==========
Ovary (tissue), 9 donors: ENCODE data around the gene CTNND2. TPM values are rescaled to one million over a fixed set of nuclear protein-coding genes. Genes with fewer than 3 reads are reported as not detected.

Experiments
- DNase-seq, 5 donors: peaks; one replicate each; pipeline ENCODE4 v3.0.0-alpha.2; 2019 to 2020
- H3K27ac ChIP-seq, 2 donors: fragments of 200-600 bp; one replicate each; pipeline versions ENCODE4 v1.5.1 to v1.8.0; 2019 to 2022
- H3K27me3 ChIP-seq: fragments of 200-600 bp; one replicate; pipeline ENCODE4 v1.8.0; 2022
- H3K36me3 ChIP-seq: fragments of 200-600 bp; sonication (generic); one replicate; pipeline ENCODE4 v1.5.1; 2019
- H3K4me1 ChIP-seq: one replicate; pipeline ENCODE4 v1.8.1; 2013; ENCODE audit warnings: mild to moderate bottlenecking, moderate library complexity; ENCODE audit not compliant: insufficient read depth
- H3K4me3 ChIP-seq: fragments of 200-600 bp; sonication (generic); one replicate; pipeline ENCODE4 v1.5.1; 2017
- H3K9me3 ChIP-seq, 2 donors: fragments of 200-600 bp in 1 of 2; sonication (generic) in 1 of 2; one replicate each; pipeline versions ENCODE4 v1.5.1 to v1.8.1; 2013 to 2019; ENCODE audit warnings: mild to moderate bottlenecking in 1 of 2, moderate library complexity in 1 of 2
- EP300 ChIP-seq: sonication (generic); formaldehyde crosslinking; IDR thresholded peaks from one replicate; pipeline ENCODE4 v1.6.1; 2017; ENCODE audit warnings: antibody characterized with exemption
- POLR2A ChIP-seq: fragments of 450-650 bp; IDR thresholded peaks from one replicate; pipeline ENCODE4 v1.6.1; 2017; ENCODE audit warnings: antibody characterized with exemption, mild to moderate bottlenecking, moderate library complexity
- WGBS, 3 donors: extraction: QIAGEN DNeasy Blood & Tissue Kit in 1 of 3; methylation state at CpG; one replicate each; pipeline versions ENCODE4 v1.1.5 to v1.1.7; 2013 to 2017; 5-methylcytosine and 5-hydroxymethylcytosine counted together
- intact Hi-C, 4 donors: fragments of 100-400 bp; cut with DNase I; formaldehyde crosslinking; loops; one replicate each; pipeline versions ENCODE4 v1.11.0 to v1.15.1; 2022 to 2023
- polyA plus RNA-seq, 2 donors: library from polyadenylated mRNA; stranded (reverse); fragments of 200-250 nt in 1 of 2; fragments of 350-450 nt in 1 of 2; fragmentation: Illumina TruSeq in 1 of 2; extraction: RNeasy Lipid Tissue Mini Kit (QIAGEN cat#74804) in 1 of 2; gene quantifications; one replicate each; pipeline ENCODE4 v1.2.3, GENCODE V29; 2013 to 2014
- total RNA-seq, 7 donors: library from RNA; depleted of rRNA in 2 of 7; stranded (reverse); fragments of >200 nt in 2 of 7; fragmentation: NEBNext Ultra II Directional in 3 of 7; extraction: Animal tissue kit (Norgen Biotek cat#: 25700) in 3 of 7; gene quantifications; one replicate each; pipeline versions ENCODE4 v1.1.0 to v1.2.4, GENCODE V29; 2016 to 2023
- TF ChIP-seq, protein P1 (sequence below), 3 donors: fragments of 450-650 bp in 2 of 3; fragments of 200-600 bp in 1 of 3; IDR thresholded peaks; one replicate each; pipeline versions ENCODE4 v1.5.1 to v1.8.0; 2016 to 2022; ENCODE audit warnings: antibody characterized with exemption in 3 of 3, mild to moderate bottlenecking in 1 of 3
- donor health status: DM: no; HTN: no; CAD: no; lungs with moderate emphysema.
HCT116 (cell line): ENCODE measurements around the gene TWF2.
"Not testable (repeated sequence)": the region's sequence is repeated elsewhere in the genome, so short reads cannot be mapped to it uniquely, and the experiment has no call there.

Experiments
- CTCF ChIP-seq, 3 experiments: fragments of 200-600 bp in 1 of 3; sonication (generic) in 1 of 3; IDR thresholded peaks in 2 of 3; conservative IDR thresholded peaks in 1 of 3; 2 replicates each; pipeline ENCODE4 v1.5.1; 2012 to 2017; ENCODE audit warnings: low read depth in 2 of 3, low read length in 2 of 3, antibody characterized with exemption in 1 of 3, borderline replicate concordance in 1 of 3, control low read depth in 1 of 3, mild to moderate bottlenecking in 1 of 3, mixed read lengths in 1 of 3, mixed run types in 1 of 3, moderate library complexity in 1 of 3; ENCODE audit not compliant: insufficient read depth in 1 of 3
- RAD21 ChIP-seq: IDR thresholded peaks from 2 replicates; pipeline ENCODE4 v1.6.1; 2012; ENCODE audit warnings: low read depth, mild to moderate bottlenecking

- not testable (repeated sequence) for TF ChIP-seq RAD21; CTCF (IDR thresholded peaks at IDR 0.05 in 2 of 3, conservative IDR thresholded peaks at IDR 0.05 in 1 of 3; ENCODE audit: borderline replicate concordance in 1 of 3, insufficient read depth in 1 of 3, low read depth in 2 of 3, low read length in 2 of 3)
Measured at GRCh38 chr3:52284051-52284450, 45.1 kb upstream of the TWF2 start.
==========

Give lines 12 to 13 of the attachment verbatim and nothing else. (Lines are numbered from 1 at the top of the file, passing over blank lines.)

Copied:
- WGBS, 3 donors: extraction: QIAGEN DNeasy Blood & Tissue Kit in 1 of 3; methylation state at CpG; one replicate each; pipeline versions ENCODE4 v1.1.5 to v1.1.7; 2013 to 2017; 5-methylcytosine and 5-hydroxymethylcytosine counted together
- intact Hi-C, 4 donors: fragments of 100-400 bp; cut with DNase I; formaldehyde crosslinking; loops; one replicate each; pipeline versions ENCODE4 v1.11.0 to v1.15.1; 2022 to 2023